Let’s just be nice and feign surprise, okay? Good. With that out of the way, Microsoft has announced a 64GB version of Zune HD, due out April 12th via the Zune online store (and later via other retailers) with a handful of color options and a strapping $349.99 price tag. Not to be outdone, the 16GB and 32GB will each receive a $20 cut on the MSRP, to $200 and $270, respectively — whatever Amazon and Newegg slash beyond that is up to them. It seems “as soon as possible” is the motto for when the price drop is taking place, so if your favorite online / brick-and-mortar retailer isn’t yet honoring the extra Andrew Jackson in your pocket, have patience. So now we’re left with a v4.5 firmware release date as the remaining piece in this puzzle, but Microsoft promises to solve that riddle wrapped in an enigma “in the coming days.” Right. Press release after the break.

Continue reading 64GB Zune HD launching April 12th for $350, current models reduced $20

64GB Zune HD launching April 12th for $350, current models reduced $20 originally appeared on Engadget on Wed, 31 Mar 2010 12:00:00 EST. Please see our terms for use of feeds.

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Maybe they don’t hate each other?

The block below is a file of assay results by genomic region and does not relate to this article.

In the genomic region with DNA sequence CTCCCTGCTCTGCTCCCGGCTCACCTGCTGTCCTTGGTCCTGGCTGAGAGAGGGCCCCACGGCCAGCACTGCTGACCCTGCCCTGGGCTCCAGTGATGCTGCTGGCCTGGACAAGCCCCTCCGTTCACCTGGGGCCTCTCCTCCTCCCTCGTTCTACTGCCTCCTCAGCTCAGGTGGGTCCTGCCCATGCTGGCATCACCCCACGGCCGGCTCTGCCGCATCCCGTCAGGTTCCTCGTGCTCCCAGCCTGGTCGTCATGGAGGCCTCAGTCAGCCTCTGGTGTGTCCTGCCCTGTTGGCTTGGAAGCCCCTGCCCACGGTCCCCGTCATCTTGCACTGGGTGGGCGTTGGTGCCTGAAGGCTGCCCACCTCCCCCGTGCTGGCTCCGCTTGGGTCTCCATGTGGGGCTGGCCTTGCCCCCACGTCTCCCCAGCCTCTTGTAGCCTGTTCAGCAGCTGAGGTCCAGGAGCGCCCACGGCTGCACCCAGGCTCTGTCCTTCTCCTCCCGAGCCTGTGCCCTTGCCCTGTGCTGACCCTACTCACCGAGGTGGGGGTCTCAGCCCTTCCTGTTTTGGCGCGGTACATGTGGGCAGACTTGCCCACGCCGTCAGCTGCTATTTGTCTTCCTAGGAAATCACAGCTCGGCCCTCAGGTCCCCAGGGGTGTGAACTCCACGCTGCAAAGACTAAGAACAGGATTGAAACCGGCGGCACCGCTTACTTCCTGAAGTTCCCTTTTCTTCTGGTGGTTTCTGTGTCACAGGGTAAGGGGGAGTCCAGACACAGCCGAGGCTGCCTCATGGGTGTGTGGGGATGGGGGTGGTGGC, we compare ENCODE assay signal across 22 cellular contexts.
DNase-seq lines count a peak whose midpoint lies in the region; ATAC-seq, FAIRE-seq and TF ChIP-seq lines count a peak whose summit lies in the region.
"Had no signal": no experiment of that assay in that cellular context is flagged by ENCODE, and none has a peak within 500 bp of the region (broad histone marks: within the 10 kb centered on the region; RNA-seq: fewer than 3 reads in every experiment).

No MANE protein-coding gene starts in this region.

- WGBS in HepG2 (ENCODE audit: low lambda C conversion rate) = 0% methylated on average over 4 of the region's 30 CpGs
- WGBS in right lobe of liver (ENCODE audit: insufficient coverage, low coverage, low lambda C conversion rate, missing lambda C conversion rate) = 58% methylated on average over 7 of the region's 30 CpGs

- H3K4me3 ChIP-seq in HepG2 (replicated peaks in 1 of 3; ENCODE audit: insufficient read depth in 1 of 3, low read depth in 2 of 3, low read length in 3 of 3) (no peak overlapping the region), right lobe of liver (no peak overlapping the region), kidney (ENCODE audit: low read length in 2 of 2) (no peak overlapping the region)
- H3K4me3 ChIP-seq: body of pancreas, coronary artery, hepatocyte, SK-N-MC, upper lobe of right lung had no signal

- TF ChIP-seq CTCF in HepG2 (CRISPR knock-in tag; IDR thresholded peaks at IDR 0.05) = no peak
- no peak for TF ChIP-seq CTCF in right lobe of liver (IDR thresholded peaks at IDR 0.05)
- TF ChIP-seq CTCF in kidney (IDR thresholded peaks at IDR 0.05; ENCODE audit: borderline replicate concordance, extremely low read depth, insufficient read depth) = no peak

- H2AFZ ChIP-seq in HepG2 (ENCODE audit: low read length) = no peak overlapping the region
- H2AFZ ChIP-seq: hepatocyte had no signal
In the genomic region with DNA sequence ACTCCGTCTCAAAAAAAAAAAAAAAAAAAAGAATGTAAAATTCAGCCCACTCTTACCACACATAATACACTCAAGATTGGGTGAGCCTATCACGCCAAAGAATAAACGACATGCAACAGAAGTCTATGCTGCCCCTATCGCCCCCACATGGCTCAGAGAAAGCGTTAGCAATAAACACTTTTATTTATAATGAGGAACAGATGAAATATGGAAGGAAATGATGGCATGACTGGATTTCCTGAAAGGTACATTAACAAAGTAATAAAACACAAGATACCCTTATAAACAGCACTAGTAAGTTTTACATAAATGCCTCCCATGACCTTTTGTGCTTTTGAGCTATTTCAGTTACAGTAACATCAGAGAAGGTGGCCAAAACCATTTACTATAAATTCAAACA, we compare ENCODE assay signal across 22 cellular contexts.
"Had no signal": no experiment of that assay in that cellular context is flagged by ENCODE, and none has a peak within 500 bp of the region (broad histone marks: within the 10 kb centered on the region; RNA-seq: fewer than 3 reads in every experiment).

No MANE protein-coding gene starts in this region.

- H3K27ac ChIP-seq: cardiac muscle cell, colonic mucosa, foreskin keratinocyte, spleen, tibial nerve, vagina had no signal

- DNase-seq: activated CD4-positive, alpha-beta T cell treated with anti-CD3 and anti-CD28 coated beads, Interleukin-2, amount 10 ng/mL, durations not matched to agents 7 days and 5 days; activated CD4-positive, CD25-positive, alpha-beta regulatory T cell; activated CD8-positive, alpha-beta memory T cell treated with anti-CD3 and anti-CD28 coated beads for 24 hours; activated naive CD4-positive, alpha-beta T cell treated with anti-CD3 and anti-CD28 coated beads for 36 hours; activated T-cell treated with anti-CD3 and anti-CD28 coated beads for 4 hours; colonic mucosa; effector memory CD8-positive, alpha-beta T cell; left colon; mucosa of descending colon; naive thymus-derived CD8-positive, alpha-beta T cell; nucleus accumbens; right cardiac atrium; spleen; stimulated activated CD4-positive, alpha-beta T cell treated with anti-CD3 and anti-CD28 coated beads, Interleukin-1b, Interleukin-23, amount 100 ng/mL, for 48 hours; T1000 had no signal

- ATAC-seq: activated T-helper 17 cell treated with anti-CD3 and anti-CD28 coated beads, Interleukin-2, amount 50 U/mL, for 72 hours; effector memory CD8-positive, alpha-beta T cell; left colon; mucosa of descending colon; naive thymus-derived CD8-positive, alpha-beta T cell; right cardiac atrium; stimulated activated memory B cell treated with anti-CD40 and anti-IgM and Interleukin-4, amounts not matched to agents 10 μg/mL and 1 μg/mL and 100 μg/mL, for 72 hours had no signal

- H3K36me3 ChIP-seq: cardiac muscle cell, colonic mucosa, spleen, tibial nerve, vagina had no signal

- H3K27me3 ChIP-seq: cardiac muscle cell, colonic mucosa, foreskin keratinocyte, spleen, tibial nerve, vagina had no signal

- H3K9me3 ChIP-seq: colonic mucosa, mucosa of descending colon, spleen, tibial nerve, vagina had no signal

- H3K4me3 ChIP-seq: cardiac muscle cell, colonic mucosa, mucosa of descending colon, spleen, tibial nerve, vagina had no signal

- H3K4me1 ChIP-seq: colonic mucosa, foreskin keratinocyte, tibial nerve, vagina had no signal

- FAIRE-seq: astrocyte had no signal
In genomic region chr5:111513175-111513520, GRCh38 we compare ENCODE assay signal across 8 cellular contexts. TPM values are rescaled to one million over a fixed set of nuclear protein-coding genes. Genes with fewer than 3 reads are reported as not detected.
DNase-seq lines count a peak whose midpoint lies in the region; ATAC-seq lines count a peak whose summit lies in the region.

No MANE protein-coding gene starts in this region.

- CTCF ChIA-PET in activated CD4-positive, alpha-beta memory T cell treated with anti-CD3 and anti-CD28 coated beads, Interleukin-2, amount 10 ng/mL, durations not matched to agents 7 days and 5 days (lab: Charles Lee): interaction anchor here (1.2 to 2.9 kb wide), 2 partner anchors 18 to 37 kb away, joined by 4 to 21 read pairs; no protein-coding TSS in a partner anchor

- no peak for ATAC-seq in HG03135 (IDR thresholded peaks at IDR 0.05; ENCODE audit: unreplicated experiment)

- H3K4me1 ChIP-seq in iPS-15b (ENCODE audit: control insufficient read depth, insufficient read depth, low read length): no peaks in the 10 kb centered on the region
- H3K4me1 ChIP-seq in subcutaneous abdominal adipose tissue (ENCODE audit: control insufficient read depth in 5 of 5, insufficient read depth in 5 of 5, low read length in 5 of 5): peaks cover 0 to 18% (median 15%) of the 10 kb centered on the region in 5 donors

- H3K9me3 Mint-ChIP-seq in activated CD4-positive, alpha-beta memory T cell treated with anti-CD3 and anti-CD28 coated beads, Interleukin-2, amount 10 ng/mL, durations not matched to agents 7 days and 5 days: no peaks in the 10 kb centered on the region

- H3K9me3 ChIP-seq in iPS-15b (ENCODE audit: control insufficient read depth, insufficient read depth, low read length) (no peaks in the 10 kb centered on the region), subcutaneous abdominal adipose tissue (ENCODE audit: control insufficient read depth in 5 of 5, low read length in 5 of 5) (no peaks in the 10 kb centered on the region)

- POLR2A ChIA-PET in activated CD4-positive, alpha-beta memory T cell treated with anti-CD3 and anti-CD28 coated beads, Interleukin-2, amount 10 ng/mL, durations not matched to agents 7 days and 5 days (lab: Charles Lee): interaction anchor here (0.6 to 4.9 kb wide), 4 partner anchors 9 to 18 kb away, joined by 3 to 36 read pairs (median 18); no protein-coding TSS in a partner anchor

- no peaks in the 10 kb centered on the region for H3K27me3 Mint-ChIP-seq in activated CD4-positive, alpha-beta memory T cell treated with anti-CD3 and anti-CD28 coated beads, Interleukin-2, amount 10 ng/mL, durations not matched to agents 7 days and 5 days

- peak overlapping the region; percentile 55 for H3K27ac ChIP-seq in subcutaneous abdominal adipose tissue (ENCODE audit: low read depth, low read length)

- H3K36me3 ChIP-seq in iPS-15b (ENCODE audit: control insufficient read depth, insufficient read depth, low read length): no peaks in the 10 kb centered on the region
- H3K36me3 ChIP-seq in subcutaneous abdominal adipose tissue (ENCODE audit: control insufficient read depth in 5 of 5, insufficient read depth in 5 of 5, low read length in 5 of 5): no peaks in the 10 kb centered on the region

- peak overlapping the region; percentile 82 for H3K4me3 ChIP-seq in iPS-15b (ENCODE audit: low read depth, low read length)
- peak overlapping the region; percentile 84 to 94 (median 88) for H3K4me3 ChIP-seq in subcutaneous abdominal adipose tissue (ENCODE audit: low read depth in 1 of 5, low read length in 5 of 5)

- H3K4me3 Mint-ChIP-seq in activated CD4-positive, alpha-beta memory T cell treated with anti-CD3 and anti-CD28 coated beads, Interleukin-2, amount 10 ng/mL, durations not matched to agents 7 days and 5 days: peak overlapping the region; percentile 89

Friday, March 26th, 2010


There has been quite a bit of noise around the purported relationship, or lack thereof, between Apple CEO Steven P. Jobs and Google CEO Eric E. Schmidt. The reported “feud” is based on a series of events — namely Google releasing a phone OS, Schmidt stepping down from Apple’s board, and Jobs calling Google’s motto “bullshit” — but it has yet to impact any services or products the two companies offer. Apple still bundles its iPhone OS with Google as the default search provider, as well as the “Google Maps” program, and Google still develops Google Earth, Maps, Search, etc. for the iPhone platform. The alleged tiff has led to some great cartoons though; take this Daniel Adel, New York Times offering:


As fun as it has been to wind up, a few images captured by a Gizmodo reader imply that perhaps we in the media should take it down a few notches. The pictures show Schmidt and Jobs having a cup of coffee, in public, engaged in civil discourse. The Giz article has a few “our tipster heard” quotes, but we’ll let you hit up said article for all the speculation. One thing we do know: the net worth sitting around that little cafe table is roughly $9.8 billion.


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Steve Jobs disses Adobe and calls BS on Google